Michael Arrington was about two weeks away from announcing the CrunchPad, but there was a major problem with the management of the project. The CrunchPad prototype worked very well and worked for hours without crashing. Chandra Rathakrishnan, the CEO of the partner company working with Michael Arrington wrote him an e-mail saying that Arrington himself will no longer be part of the project due to a shareholder disagreement.
The shareholders decided to sell the CrunchPad through Fusion Garage without his involvement. Below is the e-mail that shareholders forwarded over to Rathakrishnan:
?We still acknowledge that Arrington and TechCrunch bring some value to your business endeavor?If he agrees to our terms, we would have Arrington assume the role of visionary/evangelist/marketing head and Fusion Garage would acquire the rights to use the Crunchpad brand and name. Personally, I don?t think the name is all that important but you seem to be somewhat attached to the name.? Arrington plans to file a lawsuit against Fusion Garage along with Rathakrishnan as a result of the failed project.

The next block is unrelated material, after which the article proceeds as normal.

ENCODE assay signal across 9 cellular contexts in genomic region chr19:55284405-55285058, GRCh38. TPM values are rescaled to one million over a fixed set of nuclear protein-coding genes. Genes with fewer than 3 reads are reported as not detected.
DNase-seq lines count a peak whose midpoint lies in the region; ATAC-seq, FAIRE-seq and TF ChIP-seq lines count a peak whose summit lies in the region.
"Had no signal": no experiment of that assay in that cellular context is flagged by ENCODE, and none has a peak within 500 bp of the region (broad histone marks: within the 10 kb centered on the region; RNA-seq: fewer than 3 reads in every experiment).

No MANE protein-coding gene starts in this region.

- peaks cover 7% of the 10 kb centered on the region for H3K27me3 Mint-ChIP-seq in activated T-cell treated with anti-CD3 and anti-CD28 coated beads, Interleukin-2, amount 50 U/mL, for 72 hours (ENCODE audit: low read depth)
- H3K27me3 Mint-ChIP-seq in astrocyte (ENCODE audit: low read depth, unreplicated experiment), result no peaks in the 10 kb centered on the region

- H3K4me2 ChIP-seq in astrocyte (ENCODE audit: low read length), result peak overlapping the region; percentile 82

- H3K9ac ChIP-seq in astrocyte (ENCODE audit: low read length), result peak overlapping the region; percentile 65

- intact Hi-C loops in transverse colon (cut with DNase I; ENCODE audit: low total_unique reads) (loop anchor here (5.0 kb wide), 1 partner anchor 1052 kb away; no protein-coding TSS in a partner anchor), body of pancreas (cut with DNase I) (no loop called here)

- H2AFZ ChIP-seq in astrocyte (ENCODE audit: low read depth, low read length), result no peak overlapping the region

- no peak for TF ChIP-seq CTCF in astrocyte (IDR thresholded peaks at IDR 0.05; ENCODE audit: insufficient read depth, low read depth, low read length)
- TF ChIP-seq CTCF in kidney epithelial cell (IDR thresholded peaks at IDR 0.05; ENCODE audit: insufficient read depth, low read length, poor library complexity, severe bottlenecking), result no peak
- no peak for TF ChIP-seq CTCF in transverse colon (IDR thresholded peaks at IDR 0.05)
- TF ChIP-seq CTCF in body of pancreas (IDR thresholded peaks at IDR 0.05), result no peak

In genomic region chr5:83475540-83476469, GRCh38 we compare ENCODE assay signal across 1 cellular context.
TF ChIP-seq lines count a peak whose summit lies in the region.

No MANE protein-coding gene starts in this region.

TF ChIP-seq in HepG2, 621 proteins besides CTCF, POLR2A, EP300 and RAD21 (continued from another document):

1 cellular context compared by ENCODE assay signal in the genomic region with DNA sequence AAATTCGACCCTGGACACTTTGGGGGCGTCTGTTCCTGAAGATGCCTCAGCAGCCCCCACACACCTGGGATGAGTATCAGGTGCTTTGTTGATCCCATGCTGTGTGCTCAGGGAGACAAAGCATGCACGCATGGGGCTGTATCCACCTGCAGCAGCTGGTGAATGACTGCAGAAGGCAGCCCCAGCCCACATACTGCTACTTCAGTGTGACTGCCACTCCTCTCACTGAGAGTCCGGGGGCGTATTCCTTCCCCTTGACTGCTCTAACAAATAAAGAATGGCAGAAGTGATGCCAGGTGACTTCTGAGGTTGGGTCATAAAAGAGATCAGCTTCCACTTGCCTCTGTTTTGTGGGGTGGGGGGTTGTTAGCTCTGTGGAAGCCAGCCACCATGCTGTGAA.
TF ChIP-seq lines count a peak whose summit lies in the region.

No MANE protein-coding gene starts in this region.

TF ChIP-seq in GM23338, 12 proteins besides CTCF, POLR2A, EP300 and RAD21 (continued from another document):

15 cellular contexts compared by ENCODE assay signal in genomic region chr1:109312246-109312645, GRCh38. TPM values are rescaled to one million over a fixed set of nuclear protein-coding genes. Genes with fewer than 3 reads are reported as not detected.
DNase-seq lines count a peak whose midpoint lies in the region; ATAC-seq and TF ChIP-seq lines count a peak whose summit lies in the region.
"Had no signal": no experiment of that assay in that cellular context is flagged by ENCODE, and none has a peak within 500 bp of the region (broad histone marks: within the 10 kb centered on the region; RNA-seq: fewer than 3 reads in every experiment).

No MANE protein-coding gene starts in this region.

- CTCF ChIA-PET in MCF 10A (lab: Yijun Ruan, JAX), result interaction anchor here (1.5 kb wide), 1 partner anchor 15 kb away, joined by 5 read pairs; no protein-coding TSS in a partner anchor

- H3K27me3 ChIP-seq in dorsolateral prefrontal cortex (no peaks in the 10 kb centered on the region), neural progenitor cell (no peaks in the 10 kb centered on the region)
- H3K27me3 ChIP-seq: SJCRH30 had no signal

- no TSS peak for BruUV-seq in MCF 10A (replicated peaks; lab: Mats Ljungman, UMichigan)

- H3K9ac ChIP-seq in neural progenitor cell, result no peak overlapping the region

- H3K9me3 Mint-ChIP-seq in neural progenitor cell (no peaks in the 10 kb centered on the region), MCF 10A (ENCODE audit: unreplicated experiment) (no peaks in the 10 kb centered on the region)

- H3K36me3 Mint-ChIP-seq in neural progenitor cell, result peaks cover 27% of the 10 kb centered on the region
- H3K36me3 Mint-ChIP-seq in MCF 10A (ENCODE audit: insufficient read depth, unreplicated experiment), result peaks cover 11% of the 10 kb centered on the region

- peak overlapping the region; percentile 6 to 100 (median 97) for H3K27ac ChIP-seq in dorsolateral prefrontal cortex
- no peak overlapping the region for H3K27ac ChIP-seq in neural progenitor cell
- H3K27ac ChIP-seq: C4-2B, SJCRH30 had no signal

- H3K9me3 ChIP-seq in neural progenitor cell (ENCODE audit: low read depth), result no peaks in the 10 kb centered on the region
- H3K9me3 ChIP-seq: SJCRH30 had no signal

Intel and a retail partner (who I believe is Best Buy given that their CMO praised the device) helped facilitate the CrunchPad project this far. I would have loved to see the project come into fruition too because at the $300 price point that was set, the CrunchPad would have been an amazing netbook competitor.